CCFE Culham Centre for Fusion Energy
Depending on resources, we aim every year to have new PhD and MSc projects with several UK universities addressing plasma physics, materials science and fusion engineering associated with tokamaks, providing a range of exciting research opportunities.
The projects range from the theoretical, through computational modelling, to experimental studies. Most students are based at Culham Centre for Fusion Energy, while some are based at their university. All have both a Culham and a university supervisor.
Typically starting each October, we run a broad range of PhD and MSc projects with about eight different university departments. Please check this page for updates on opportunities.
PhD project, University of Liverpool:
Uncertainty Quantification at the Edge of the Burning Tokamak Plasma
Culham Centre for Fusion Energy and the University of Liverpool are offering an exciting opportunity to carry out a four year Ph.D., focusing upon modelling the tokamak “edge pedestal” (a comparatively narrow layer of plasma that forms the interface between the hot, dense central plasma and the cooler, more rarefied plasma that lies adjacent to the machine first-wall components).
The pedestal is characterised by significantly improved energy confinement compared to the core plasma, leading to a very steep temperature gradient. If its confinement properties can be optimised, then the confinement of the whole plasma will improve, leading to efficient power production. Not surprisingly, given that the desired temperature gradient is of order 100 million Kelvin over just a few centimetres, the region is very challenging to model (and measure), and much needs to be done to increase the reliability of the models.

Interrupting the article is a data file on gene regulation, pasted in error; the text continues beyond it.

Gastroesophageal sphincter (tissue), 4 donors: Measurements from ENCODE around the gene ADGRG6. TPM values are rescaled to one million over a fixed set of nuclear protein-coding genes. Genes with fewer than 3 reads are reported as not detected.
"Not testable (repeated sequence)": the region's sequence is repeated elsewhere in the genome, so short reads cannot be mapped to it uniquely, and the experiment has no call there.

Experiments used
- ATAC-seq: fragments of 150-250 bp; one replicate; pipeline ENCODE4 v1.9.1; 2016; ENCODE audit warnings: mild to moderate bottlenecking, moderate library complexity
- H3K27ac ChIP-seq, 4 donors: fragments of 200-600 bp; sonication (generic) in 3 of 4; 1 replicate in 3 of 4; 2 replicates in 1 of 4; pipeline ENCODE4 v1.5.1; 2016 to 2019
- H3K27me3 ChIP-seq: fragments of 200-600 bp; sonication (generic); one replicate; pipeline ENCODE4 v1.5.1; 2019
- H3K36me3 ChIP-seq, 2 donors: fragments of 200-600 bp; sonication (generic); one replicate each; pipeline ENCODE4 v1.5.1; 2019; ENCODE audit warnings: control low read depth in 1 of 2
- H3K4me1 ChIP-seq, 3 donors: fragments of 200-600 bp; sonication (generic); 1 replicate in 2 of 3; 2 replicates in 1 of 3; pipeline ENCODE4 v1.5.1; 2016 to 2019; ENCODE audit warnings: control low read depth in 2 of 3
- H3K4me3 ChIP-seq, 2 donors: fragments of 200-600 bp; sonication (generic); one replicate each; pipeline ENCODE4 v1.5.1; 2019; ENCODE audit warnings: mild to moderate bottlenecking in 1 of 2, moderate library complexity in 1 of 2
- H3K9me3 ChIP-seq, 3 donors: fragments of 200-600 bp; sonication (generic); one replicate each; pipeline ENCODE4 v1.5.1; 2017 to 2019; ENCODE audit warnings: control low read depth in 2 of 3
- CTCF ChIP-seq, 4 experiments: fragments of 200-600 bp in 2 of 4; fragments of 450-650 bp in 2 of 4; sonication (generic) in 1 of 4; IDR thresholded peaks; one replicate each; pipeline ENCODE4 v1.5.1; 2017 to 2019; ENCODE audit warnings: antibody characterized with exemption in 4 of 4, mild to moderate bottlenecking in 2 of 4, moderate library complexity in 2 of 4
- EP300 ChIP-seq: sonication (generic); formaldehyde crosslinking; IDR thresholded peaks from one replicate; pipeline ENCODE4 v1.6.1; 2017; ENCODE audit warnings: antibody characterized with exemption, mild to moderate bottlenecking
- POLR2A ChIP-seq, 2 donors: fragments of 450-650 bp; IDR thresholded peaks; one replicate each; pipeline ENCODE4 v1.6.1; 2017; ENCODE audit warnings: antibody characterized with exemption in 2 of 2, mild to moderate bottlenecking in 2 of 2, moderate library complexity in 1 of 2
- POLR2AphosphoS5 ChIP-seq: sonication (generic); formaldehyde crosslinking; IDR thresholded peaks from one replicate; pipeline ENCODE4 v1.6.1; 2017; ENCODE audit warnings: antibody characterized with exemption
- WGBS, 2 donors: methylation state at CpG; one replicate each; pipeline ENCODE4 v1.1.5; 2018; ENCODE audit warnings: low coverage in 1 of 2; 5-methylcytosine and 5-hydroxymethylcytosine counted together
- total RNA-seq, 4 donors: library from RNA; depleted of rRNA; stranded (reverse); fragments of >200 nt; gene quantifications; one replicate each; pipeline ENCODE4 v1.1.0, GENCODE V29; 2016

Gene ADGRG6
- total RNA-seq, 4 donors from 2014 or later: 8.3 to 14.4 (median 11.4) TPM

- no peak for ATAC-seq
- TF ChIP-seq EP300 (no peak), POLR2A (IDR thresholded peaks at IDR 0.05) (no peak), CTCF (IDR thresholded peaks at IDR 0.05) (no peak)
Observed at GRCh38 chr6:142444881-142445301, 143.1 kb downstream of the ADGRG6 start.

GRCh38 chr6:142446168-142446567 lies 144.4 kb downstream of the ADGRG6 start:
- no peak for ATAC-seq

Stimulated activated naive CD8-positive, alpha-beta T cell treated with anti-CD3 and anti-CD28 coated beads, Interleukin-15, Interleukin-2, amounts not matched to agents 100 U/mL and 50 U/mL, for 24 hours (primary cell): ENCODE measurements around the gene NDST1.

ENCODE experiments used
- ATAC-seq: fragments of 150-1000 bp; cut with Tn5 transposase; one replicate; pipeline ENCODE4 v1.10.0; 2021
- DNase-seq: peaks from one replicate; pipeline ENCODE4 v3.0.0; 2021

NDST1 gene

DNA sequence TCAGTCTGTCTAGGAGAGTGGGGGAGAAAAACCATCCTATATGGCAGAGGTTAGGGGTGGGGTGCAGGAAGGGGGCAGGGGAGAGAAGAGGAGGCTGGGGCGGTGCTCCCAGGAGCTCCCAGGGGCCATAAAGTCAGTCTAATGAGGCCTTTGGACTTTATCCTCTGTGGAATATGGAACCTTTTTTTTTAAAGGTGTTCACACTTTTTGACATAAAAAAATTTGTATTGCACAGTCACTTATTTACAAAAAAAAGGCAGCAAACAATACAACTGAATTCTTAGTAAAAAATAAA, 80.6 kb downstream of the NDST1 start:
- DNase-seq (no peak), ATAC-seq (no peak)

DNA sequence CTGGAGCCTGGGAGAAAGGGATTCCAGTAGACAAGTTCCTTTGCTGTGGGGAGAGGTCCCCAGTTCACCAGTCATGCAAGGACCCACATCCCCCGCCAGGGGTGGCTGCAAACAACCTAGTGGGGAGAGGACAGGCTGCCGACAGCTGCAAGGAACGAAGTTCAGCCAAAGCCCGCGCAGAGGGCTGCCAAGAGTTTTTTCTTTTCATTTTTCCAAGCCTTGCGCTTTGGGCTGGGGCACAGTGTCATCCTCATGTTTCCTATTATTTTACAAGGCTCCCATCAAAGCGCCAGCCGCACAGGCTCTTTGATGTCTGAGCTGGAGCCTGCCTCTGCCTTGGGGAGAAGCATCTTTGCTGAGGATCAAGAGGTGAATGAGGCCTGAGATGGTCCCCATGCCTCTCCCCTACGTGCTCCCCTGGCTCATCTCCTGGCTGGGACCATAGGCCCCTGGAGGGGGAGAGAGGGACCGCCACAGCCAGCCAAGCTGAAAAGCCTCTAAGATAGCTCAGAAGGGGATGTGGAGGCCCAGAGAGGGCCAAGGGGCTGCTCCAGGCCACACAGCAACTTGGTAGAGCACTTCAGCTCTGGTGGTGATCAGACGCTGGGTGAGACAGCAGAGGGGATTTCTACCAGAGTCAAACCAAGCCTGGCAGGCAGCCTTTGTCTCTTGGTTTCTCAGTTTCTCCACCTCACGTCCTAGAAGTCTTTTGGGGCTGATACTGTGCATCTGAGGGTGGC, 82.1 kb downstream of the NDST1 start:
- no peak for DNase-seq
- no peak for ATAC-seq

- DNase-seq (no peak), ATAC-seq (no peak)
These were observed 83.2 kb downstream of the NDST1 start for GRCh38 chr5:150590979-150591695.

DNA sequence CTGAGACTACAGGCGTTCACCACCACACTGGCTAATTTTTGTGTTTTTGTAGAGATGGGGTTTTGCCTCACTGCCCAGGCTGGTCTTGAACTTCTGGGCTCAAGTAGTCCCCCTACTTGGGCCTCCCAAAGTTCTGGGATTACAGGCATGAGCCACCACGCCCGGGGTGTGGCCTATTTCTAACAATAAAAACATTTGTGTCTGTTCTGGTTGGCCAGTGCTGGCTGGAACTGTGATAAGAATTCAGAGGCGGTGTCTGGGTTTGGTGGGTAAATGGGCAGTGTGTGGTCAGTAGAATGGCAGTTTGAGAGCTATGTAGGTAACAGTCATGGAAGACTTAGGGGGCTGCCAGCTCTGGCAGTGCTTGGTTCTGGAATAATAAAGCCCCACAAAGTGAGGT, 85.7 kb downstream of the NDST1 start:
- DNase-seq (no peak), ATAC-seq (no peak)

This PhD. is an opportunity to develop highly sought after skills in uncertainty quantification (UQ), as well as a a background in plasma dynamics, well-suited to a subsequent career developing tokamaks into a practical and economic energy source. We are seeking applications from candidates with a strong undergraduate degree in a relevant discipline (physics/mathematics/engineering/computer science) and a keen interest in using high performance computing and advanced UQ techniques to solve complex physical problems.
Further details are available at: https://www.liverpool.ac.uk/risk-and-uncertainty/postgraduate/research-projects-available/uq_fusionphd/
PhD project, University of Sheffield:
Understanding the role of helium in tritium breeder materials for fusion
Application deadline: June 30, 2016
The University of Sheffield is seeking an enthusiastic, motivated individual who is interested in learning about how radiation affects materials for fusion applications.
It is an opportunity for a 3 1/2 year, fully-funded PhD at the University of Sheffield, in the Department of Materials Science and Engineering. The project is funded by the University of Sheffield and Culham Centre for Fusion Energy.